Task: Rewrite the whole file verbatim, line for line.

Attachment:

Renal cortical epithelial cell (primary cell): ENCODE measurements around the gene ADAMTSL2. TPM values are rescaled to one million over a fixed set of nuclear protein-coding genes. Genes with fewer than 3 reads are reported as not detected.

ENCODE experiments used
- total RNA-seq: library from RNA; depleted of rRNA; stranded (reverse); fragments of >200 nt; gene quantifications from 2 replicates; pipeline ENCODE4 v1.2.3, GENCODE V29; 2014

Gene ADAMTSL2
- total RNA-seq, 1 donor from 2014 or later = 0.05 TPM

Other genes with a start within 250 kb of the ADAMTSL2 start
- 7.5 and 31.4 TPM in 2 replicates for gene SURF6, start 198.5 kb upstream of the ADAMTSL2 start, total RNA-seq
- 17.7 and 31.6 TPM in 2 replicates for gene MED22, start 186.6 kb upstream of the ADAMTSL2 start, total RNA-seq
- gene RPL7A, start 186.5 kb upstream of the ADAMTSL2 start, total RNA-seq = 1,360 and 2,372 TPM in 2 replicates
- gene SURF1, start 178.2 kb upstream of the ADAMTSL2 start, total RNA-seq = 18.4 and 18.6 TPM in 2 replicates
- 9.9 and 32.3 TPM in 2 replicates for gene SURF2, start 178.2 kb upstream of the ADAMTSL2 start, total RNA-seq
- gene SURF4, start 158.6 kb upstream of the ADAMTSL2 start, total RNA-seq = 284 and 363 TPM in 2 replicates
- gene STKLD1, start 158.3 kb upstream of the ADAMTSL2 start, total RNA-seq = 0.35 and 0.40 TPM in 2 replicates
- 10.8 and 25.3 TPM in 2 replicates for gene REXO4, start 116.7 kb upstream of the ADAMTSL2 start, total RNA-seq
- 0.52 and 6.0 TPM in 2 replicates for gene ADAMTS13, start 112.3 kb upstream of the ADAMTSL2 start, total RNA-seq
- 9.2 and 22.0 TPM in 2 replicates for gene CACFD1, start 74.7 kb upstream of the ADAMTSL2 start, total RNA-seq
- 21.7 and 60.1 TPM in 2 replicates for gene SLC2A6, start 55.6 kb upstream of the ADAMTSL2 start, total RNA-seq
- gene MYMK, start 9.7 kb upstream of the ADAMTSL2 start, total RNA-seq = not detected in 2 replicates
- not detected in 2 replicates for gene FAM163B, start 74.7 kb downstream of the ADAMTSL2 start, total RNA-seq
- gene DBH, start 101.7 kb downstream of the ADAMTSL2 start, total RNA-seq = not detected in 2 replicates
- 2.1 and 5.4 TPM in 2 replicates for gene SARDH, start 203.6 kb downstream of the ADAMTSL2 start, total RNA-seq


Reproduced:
Renal cortical epithelial cell (primary cell): ENCODE measurements around the gene ADAMTSL2. TPM values are rescaled to one million over a fixed set of nuclear protein-coding genes. Genes with fewer than 3 reads are reported as not detected.

ENCODE experiments used
- total RNA-seq: library from RNA; depleted of rRNA; stranded (reverse); fragments of >200 nt; gene quantifications from 2 replicates; pipeline ENCODE4 v1.2.3, GENCODE V29; 2014

Gene ADAMTSL2
- total RNA-seq, 1 donor from 2014 or later = 0.05 TPM

Other genes with a start within 250 kb of the ADAMTSL2 start
- 7.5 and 31.4 TPM in 2 replicates for gene SURF6, start 198.5 kb upstream of the ADAMTSL2 start, total RNA-seq
- 17.7 and 31.6 TPM in 2 replicates for gene MED22, start 186.6 kb upstream of the ADAMTSL2 start, total RNA-seq
- gene RPL7A, start 186.5 kb upstream of the ADAMTSL2 start, total RNA-seq = 1,360 and 2,372 TPM in 2 replicates
- gene SURF1, start 178.2 kb upstream of the ADAMTSL2 start, total RNA-seq = 18.4 and 18.6 TPM in 2 replicates
- 9.9 and 32.3 TPM in 2 replicates for gene SURF2, start 178.2 kb upstream of the ADAMTSL2 start, total RNA-seq
- gene SURF4, start 158.6 kb upstream of the ADAMTSL2 start, total RNA-seq = 284 and 363 TPM in 2 replicates
- gene STKLD1, start 158.3 kb upstream of the ADAMTSL2 start, total RNA-seq = 0.35 and 0.40 TPM in 2 replicates
- 10.8 and 25.3 TPM in 2 replicates for gene REXO4, start 116.7 kb upstream of the ADAMTSL2 start, total RNA-seq
- 0.52 and 6.0 TPM in 2 replicates for gene ADAMTS13, start 112.3 kb upstream of the ADAMTSL2 start, total RNA-seq
- 9.2 and 22.0 TPM in 2 replicates for gene CACFD1, start 74.7 kb upstream of the ADAMTSL2 start, total RNA-seq
- 21.7 and 60.1 TPM in 2 replicates for gene SLC2A6, start 55.6 kb upstream of the ADAMTSL2 start, total RNA-seq
- gene MYMK, start 9.7 kb upstream of the ADAMTSL2 start, total RNA-seq = not detected in 2 replicates
- not detected in 2 replicates for gene FAM163B, start 74.7 kb downstream of the ADAMTSL2 start, total RNA-seq
- gene DBH, start 101.7 kb downstream of the ADAMTSL2 start, total RNA-seq = not detected in 2 replicates
- 2.1 and 5.4 TPM in 2 replicates for gene SARDH, start 203.6 kb downstream of the ADAMTSL2 start, total RNA-seq